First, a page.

WAVERLY | Young people tend to be the most difficult to rally to the polls, but Republican presidential candidate Rand Paul is hoping to change that dynamic in 2016 by laying out an agenda that he believes will appeal to those unlikely voters in particular.
Paul, a United States senator from Kentucky, has been touring 11 college campuses in Iowa seeking to get 10,000 college students to the Feb. 1 Iowa caucuses. That tour brought him to Wartburg College in Waverly, where 150 people -- mostly students -- heard his platform.
“We think that the platform that I represent has a great deal of attraction to kids,” Paul told The Courier ahead of his event Tuesday evening.
He highlighted three policies in particular that he sees common ground with young voters: that the government should not be collecting their phone records, nor putting them in jail for minor drug offenses, nor sending them to war.
Paul’s about 20-minute speech focused mostly on the last policy position.
“There’s an alarming number of people on the Republican side and the Democrat side who I’m afraid will get us involved in World War III if we’re not careful, because they have a very simplistic and juvenile notion that we have to beat our chest,” Paul told the crowd.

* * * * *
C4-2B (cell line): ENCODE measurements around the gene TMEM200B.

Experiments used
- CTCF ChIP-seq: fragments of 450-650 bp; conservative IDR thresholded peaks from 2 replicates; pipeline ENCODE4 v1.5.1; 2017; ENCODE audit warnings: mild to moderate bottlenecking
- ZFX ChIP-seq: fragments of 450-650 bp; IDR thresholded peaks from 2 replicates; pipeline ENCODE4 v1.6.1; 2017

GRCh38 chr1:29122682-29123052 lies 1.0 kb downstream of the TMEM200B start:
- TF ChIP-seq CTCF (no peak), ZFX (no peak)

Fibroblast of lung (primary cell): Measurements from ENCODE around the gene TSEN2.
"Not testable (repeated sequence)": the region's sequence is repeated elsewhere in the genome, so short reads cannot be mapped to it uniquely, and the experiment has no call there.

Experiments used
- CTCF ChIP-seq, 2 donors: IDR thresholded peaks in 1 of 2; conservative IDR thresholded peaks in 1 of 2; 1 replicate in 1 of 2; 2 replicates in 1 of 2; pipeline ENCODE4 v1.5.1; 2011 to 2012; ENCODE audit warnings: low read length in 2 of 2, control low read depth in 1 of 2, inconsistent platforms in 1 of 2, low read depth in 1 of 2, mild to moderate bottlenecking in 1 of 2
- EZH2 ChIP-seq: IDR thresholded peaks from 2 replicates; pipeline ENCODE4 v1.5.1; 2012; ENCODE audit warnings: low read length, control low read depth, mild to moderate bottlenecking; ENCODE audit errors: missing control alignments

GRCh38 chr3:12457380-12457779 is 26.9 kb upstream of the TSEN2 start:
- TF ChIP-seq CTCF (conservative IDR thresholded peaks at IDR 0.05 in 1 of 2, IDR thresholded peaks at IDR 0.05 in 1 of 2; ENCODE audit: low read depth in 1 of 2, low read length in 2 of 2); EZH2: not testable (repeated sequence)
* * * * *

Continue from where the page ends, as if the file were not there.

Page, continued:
Paul said his non-interventionist position separates him from the frontrunners on both sides of the aisle, as well as many of the other candidates. He said both Democratic candidate Hillary Clinton and Republican candidate Donald Trump have supported no-fly zones over Syria, which he opposes.
“It’s the dumbest idea, I think, that has come along in a generation, and yet Hillary Clinton is for it and so are the majority of the Republicans,” Paul told The Courier, adding, “Maybe we should defend what our American interests are, debate what American interests are, and defend those.”
His foreign policy stances earned praise from a trio of Waverly-Shell Rock High School students who do not count themselves among the supporters of Paul. Robert Lynch and Zebediah Figura said they agreed with his foreign policy stances but not the economic positions he outlined.
“I was surprised by how much I agreed with him … but I’m not ready to go vote for him,” Lynch said.
Both attended the event along with friend Cade Olmstead, who calls himself a socialist and has met with Democratic presidential candidate Bernie Sanders and otherwise hearing from Democratic presidential candidates. He said politics has been a lifelong interest of his.
Wartburg College freshman Colin Richard, on the other hand, was looking to hear anything he could disagree with Paul on and can’t name a single issue yet. The first-time voter, and likely Republican caucus-goer, said he supports Paul’s stances on foreign policy and privacy in particular.